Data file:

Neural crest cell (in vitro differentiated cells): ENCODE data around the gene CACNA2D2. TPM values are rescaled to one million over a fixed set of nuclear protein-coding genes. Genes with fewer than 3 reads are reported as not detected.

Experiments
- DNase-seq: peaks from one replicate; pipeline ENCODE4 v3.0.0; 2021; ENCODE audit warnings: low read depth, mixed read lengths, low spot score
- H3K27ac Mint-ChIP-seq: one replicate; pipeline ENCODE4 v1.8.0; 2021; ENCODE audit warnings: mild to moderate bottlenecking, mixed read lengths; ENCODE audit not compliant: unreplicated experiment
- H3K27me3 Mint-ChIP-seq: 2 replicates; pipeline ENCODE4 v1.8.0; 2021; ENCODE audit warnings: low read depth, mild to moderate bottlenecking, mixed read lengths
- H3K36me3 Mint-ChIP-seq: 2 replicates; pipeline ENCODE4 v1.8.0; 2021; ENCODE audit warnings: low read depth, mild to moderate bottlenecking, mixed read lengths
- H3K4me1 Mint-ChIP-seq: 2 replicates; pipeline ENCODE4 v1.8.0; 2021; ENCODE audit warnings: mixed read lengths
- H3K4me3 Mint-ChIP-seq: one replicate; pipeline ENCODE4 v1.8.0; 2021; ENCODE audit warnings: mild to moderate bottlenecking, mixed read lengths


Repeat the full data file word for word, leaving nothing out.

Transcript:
Neural crest cell (in vitro differentiated cells): ENCODE data around the gene CACNA2D2. TPM values are rescaled to one million over a fixed set of nuclear protein-coding genes. Genes with fewer than 3 reads are reported as not detected.

Experiments
- DNase-seq: peaks from one replicate; pipeline ENCODE4 v3.0.0; 2021; ENCODE audit warnings: low read depth, mixed read lengths, low spot score
- H3K27ac Mint-ChIP-seq: one replicate; pipeline ENCODE4 v1.8.0; 2021; ENCODE audit warnings: mild to moderate bottlenecking, mixed read lengths; ENCODE audit not compliant: unreplicated experiment
- H3K27me3 Mint-ChIP-seq: 2 replicates; pipeline ENCODE4 v1.8.0; 2021; ENCODE audit warnings: low read depth, mild to moderate bottlenecking, mixed read lengths
- H3K36me3 Mint-ChIP-seq: 2 replicates; pipeline ENCODE4 v1.8.0; 2021; ENCODE audit warnings: low read depth, mild to moderate bottlenecking, mixed read lengths
- H3K4me1 Mint-ChIP-seq: 2 replicates; pipeline ENCODE4 v1.8.0; 2021; ENCODE audit warnings: mixed read lengths
- H3K4me3 Mint-ChIP-seq: one replicate; pipeline ENCODE4 v1.8.0; 2021; ENCODE audit warnings: mild to moderate bottlenecking, mixed read lengths